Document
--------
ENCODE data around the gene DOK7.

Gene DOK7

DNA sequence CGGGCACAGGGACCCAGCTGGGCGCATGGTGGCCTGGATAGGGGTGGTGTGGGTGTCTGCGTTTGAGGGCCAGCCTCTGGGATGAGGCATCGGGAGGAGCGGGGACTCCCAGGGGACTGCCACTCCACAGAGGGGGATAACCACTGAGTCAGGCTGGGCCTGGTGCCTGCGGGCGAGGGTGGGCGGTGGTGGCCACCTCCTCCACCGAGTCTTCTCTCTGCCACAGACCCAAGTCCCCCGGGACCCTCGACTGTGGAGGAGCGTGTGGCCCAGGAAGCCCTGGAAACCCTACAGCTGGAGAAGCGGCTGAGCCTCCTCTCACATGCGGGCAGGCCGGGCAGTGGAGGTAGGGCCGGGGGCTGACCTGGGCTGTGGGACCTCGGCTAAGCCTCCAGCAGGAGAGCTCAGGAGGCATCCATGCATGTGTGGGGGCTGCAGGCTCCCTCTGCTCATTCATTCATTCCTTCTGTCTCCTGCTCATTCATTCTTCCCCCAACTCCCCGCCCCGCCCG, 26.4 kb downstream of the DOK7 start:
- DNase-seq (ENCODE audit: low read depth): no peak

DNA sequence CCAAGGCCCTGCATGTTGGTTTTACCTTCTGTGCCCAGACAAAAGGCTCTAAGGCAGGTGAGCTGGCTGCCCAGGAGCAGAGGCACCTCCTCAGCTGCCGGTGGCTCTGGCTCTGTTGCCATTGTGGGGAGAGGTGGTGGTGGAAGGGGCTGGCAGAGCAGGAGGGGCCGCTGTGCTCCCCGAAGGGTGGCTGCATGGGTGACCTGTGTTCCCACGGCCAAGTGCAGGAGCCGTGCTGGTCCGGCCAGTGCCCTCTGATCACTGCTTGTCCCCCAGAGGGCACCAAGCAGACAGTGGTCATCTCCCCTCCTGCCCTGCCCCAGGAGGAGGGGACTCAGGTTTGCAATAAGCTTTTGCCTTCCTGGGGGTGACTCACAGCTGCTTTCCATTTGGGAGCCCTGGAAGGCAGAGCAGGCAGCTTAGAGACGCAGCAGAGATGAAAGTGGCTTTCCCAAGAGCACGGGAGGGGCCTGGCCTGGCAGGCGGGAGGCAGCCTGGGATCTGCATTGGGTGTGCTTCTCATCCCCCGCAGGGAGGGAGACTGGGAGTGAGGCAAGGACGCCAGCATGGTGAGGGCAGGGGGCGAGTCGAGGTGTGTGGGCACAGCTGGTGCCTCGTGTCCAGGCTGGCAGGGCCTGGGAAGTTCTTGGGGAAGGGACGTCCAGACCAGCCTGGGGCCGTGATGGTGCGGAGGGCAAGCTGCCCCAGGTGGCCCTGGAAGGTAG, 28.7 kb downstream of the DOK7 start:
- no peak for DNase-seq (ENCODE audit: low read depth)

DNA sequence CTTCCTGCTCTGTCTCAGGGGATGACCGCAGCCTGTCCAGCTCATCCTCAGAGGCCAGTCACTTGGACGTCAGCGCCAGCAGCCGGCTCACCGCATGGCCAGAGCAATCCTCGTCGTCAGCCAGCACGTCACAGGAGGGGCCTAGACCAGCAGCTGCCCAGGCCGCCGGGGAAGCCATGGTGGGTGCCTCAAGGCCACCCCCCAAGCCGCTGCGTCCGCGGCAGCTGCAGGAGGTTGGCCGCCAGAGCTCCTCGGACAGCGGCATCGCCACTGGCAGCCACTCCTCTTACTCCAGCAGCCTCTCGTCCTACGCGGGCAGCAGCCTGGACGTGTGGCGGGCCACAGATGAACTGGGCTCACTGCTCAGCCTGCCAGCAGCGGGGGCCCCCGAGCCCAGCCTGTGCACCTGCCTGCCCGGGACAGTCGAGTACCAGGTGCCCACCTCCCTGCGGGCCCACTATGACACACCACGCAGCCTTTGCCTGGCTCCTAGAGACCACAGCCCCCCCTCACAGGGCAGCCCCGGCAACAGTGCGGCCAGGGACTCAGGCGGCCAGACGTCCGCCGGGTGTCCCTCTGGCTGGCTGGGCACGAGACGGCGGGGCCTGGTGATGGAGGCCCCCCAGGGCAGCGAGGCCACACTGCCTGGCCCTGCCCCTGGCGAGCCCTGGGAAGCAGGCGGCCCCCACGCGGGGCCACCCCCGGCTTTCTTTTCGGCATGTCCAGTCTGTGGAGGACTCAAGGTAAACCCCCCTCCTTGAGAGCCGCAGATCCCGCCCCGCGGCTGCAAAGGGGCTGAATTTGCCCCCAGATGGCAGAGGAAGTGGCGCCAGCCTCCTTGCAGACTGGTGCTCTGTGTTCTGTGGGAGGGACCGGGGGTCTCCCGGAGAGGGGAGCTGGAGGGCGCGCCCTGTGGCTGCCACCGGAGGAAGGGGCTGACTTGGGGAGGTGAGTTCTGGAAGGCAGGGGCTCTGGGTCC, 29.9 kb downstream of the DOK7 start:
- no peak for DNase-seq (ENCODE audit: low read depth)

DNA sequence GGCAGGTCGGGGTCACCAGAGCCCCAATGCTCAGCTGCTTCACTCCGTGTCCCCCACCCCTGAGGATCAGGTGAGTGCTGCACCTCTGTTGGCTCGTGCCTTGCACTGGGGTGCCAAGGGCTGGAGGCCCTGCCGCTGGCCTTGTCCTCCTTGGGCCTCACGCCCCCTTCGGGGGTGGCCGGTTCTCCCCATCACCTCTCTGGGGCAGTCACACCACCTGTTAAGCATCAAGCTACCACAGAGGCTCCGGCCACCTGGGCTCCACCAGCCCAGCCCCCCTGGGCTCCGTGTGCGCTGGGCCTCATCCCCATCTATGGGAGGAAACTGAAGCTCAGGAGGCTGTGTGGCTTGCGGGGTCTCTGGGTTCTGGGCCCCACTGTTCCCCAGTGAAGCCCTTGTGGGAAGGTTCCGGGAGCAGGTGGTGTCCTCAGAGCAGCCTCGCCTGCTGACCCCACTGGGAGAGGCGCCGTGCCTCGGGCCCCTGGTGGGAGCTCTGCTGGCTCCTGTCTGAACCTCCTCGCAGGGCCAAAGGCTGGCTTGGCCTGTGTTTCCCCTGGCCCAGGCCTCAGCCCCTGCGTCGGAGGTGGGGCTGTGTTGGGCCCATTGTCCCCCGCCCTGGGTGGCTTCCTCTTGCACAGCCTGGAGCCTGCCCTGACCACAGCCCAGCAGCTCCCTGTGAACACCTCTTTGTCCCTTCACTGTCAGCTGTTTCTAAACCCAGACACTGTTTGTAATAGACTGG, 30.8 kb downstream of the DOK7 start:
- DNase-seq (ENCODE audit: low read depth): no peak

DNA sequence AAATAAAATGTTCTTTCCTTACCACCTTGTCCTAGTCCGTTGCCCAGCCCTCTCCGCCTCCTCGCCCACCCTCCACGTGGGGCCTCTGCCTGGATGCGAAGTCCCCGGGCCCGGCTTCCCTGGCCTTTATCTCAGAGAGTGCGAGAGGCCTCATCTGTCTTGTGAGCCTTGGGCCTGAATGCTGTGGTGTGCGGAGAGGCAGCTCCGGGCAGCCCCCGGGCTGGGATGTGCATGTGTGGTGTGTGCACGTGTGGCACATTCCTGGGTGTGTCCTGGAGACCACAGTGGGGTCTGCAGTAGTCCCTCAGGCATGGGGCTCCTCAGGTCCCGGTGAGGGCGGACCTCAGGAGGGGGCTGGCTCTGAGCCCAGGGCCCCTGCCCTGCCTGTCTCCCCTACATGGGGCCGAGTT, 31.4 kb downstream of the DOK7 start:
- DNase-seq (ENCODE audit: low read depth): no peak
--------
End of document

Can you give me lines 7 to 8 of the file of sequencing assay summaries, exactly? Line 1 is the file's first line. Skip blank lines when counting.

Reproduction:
DNA sequence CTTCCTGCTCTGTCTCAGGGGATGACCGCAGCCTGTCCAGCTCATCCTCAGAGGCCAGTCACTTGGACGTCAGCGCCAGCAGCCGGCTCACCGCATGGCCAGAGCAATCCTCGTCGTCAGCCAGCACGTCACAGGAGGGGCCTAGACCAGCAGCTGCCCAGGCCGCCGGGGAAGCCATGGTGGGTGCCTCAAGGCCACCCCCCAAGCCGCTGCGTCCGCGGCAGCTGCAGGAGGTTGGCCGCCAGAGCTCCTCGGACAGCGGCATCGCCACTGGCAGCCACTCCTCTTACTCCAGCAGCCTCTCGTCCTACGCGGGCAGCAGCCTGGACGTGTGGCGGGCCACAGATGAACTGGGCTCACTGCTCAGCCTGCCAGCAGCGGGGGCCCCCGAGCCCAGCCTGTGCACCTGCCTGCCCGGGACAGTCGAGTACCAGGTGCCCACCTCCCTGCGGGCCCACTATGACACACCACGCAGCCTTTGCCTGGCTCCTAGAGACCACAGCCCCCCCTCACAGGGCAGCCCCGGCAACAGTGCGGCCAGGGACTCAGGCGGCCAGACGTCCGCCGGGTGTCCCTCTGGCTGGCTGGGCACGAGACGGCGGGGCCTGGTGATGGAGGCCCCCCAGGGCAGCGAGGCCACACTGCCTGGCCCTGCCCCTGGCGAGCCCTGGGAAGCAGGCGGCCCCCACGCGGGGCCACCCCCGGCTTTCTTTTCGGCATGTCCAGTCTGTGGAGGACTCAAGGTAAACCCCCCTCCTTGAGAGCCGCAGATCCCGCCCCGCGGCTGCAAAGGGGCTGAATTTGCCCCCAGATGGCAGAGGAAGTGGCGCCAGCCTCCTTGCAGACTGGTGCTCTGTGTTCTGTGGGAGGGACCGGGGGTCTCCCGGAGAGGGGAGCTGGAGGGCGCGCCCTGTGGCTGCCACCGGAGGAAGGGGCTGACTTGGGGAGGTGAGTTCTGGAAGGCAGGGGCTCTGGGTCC, 29.9 kb downstream of the DOK7 start:
- no peak for DNase-seq (ENCODE audit: low read depth)